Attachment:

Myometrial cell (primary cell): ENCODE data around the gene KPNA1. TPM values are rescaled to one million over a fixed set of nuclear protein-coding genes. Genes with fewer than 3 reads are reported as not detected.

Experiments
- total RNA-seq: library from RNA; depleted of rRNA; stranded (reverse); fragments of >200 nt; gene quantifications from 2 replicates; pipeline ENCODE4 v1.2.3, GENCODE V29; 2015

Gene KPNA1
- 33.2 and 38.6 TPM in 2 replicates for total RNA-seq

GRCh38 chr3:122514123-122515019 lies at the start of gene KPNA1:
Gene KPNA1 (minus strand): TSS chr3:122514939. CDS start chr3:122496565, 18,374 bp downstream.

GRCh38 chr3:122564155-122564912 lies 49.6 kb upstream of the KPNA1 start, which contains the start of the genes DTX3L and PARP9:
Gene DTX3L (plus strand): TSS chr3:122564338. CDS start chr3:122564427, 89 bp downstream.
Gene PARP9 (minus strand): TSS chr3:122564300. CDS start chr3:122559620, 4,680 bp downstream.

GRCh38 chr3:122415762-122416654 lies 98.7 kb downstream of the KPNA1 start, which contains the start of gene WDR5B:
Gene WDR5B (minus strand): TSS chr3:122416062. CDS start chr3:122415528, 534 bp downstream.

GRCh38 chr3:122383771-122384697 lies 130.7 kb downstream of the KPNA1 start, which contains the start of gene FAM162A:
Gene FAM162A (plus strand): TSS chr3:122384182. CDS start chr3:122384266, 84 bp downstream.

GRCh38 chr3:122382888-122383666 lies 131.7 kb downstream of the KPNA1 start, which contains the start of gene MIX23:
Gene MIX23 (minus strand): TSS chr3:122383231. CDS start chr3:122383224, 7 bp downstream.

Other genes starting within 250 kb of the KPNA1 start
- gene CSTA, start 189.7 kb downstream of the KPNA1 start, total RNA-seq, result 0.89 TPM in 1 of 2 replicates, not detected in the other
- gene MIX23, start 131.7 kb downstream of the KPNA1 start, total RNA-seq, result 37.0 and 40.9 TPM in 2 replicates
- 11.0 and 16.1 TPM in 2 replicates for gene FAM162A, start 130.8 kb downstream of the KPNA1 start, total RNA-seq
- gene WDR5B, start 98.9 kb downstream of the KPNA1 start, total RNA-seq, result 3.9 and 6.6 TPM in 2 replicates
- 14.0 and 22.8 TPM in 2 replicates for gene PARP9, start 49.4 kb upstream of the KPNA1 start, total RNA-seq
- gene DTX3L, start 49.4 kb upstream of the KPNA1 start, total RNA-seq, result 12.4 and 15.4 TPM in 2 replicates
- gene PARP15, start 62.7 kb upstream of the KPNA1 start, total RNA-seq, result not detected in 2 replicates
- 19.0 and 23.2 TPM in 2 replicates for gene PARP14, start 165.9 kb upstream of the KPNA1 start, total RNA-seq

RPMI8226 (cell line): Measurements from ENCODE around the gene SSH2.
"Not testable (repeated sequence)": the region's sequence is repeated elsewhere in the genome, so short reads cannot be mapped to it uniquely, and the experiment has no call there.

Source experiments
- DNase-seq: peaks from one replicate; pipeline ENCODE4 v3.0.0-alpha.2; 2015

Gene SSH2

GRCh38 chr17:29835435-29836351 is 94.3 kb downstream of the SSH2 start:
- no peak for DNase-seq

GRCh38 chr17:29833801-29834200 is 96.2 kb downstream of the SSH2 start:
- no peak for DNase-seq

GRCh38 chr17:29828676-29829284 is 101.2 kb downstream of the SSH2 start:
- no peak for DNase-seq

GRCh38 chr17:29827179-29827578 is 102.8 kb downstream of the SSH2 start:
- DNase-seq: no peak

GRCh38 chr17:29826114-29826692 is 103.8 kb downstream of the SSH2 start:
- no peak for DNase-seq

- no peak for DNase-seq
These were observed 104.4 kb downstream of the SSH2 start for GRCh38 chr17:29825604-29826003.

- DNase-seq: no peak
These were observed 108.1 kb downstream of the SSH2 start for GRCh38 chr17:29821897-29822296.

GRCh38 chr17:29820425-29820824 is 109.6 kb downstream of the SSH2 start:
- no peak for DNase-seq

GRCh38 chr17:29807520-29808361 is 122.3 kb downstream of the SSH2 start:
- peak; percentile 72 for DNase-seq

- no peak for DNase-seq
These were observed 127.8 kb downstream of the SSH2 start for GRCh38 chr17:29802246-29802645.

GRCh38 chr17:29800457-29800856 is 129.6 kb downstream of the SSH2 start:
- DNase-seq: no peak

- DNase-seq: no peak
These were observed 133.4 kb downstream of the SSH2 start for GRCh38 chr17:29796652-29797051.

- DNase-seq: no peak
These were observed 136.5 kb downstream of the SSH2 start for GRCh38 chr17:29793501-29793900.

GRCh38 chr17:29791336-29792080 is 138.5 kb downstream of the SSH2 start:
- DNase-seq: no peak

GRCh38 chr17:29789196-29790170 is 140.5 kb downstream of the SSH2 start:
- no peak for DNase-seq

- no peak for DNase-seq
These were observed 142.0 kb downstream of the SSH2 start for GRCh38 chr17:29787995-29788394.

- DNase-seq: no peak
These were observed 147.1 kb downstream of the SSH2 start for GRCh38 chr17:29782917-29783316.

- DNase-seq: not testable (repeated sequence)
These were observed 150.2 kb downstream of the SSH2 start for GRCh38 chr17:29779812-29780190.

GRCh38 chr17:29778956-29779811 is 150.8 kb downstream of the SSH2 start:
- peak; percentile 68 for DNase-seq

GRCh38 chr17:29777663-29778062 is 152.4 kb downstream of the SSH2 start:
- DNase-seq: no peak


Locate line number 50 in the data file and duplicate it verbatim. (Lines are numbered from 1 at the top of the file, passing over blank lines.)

These were observed 127.8 kb downstream of the SSH2 start for GRCh38 chr17:29802246-29802645.